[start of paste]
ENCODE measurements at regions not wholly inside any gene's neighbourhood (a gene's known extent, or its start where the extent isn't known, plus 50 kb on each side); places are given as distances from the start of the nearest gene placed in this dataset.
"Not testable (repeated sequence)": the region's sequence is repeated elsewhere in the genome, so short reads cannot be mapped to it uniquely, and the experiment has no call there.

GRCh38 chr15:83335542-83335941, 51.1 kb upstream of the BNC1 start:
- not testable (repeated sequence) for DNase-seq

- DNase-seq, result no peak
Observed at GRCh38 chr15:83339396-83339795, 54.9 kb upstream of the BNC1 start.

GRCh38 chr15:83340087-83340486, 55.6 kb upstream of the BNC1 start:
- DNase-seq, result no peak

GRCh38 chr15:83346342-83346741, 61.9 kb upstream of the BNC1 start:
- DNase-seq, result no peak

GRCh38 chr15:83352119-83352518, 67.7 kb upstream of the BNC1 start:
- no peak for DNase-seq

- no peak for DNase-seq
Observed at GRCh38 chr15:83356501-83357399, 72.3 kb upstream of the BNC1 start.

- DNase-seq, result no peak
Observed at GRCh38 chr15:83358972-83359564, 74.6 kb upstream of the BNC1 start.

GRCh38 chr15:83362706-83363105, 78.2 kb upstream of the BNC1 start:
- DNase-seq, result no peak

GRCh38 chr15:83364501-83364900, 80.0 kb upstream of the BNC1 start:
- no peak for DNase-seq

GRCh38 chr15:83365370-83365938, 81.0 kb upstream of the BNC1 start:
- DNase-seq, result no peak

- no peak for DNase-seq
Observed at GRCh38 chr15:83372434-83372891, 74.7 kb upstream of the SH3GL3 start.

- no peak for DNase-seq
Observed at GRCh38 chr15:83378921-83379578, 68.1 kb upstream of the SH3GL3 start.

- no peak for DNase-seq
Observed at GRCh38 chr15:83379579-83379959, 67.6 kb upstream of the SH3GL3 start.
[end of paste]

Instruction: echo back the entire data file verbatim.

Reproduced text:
ENCODE measurements at regions not wholly inside any gene's neighbourhood (a gene's known extent, or its start where the extent isn't known, plus 50 kb on each side); places are given as distances from the start of the nearest gene placed in this dataset.
"Not testable (repeated sequence)": the region's sequence is repeated elsewhere in the genome, so short reads cannot be mapped to it uniquely, and the experiment has no call there.

GRCh38 chr15:83335542-83335941, 51.1 kb upstream of the BNC1 start:
- not testable (repeated sequence) for DNase-seq

- DNase-seq, result no peak
Observed at GRCh38 chr15:83339396-83339795, 54.9 kb upstream of the BNC1 start.

GRCh38 chr15:83340087-83340486, 55.6 kb upstream of the BNC1 start:
- DNase-seq, result no peak

GRCh38 chr15:83346342-83346741, 61.9 kb upstream of the BNC1 start:
- DNase-seq, result no peak

GRCh38 chr15:83352119-83352518, 67.7 kb upstream of the BNC1 start:
- no peak for DNase-seq

- no peak for DNase-seq
Observed at GRCh38 chr15:83356501-83357399, 72.3 kb upstream of the BNC1 start.

- DNase-seq, result no peak
Observed at GRCh38 chr15:83358972-83359564, 74.6 kb upstream of the BNC1 start.

GRCh38 chr15:83362706-83363105, 78.2 kb upstream of the BNC1 start:
- DNase-seq, result no peak

GRCh38 chr15:83364501-83364900, 80.0 kb upstream of the BNC1 start:
- no peak for DNase-seq

GRCh38 chr15:83365370-83365938, 81.0 kb upstream of the BNC1 start:
- DNase-seq, result no peak

- no peak for DNase-seq
Observed at GRCh38 chr15:83372434-83372891, 74.7 kb upstream of the SH3GL3 start.

- no peak for DNase-seq
Observed at GRCh38 chr15:83378921-83379578, 68.1 kb upstream of the SH3GL3 start.

- no peak for DNase-seq
Observed at GRCh38 chr15:83379579-83379959, 67.6 kb upstream of the SH3GL3 start.